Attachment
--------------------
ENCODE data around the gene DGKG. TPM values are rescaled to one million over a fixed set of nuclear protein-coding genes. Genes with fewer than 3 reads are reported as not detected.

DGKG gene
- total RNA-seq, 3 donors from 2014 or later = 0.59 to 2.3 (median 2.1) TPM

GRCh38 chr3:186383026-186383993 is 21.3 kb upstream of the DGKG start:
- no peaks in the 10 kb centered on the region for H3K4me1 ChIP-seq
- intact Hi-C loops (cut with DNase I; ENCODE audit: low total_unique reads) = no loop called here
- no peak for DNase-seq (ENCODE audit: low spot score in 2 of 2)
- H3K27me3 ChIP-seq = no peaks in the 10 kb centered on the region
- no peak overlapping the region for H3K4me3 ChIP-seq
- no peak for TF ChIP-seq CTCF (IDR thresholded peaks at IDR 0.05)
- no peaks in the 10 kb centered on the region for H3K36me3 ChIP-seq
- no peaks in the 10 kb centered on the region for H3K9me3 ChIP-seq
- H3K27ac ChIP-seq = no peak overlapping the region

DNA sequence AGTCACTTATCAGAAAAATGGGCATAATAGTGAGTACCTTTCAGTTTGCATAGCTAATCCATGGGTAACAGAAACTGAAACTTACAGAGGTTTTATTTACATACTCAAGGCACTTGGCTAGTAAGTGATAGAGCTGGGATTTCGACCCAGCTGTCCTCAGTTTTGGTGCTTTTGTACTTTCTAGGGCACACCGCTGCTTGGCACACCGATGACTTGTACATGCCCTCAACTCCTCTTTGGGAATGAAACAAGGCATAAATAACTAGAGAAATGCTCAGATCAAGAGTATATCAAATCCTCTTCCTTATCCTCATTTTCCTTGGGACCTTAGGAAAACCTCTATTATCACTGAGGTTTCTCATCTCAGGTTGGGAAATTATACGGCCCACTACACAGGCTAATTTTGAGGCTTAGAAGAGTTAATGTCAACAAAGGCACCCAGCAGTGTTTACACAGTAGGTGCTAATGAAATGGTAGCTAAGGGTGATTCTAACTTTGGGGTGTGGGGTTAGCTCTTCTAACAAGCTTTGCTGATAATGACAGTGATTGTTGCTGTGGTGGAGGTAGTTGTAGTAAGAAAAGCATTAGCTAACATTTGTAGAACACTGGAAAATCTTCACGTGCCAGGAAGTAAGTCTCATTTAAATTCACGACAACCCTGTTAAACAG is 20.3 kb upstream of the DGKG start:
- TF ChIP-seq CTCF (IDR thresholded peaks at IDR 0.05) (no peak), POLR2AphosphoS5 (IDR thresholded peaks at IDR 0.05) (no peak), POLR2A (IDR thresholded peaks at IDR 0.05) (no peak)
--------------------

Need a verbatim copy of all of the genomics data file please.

ENCODE data around the gene DGKG. TPM values are rescaled to one million over a fixed set of nuclear protein-coding genes. Genes with fewer than 3 reads are reported as not detected.

DGKG gene
- total RNA-seq, 3 donors from 2014 or later = 0.59 to 2.3 (median 2.1) TPM

GRCh38 chr3:186383026-186383993 is 21.3 kb upstream of the DGKG start:
- no peaks in the 10 kb centered on the region for H3K4me1 ChIP-seq
- intact Hi-C loops (cut with DNase I; ENCODE audit: low total_unique reads) = no loop called here
- no peak for DNase-seq (ENCODE audit: low spot score in 2 of 2)
- H3K27me3 ChIP-seq = no peaks in the 10 kb centered on the region
- no peak overlapping the region for H3K4me3 ChIP-seq
- no peak for TF ChIP-seq CTCF (IDR thresholded peaks at IDR 0.05)
- no peaks in the 10 kb centered on the region for H3K36me3 ChIP-seq
- no peaks in the 10 kb centered on the region for H3K9me3 ChIP-seq
- H3K27ac ChIP-seq = no peak overlapping the region

DNA sequence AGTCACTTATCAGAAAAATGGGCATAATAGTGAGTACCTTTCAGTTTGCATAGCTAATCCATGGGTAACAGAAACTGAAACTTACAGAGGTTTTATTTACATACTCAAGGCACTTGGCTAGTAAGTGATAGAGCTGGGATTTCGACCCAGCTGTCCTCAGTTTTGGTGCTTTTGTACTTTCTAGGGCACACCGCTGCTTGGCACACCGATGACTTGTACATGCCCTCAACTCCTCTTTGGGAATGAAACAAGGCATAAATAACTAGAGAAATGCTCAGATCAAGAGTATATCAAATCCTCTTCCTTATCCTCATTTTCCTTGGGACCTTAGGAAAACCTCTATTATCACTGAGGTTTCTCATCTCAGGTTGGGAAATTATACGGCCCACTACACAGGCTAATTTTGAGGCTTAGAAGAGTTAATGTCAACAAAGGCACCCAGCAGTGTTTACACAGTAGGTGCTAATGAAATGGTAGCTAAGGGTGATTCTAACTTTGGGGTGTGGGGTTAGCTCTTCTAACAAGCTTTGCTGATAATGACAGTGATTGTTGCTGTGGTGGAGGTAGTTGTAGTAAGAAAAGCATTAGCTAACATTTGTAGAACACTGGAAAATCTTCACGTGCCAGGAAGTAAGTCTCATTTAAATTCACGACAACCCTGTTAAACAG is 20.3 kb upstream of the DGKG start:
- TF ChIP-seq CTCF (IDR thresholded peaks at IDR 0.05) (no peak), POLR2AphosphoS5 (IDR thresholded peaks at IDR 0.05) (no peak), POLR2A (IDR thresholded peaks at IDR 0.05) (no peak)